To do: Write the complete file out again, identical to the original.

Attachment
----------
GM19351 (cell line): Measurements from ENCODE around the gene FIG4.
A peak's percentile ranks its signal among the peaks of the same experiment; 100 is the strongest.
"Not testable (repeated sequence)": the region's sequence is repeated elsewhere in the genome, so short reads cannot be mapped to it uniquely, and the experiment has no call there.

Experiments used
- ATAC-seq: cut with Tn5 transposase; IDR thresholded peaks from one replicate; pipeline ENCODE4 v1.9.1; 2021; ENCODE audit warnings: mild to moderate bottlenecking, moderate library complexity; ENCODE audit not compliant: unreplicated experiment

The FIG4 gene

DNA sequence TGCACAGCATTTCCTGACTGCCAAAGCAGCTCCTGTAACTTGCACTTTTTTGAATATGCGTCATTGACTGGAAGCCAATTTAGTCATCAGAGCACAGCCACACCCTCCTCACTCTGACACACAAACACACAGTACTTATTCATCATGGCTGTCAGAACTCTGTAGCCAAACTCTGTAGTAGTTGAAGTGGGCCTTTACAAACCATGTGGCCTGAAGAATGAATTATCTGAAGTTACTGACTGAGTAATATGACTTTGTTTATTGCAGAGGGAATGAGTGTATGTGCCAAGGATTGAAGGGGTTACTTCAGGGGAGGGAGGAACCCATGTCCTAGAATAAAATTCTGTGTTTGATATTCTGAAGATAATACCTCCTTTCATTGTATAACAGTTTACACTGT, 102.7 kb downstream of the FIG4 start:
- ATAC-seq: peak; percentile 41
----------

GM19351 (cell line): Measurements from ENCODE around the gene FIG4.
A peak's percentile ranks its signal among the peaks of the same experiment; 100 is the strongest.
"Not testable (repeated sequence)": the region's sequence is repeated elsewhere in the genome, so short reads cannot be mapped to it uniquely, and the experiment has no call there.

Experiments used
- ATAC-seq: cut with Tn5 transposase; IDR thresholded peaks from one replicate; pipeline ENCODE4 v1.9.1; 2021; ENCODE audit warnings: mild to moderate bottlenecking, moderate library complexity; ENCODE audit not compliant: unreplicated experiment

The FIG4 gene

DNA sequence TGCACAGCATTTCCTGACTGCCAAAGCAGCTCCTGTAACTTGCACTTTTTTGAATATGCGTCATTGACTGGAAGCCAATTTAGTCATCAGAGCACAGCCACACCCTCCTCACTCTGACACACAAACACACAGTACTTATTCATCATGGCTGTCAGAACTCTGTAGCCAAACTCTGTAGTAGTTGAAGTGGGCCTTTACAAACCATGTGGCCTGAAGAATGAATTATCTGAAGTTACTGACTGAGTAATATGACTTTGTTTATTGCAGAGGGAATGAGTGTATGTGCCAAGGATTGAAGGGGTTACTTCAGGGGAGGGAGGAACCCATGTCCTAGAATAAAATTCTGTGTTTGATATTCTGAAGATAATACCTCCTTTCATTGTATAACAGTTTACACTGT, 102.7 kb downstream of the FIG4 start:
- ATAC-seq: peak; percentile 41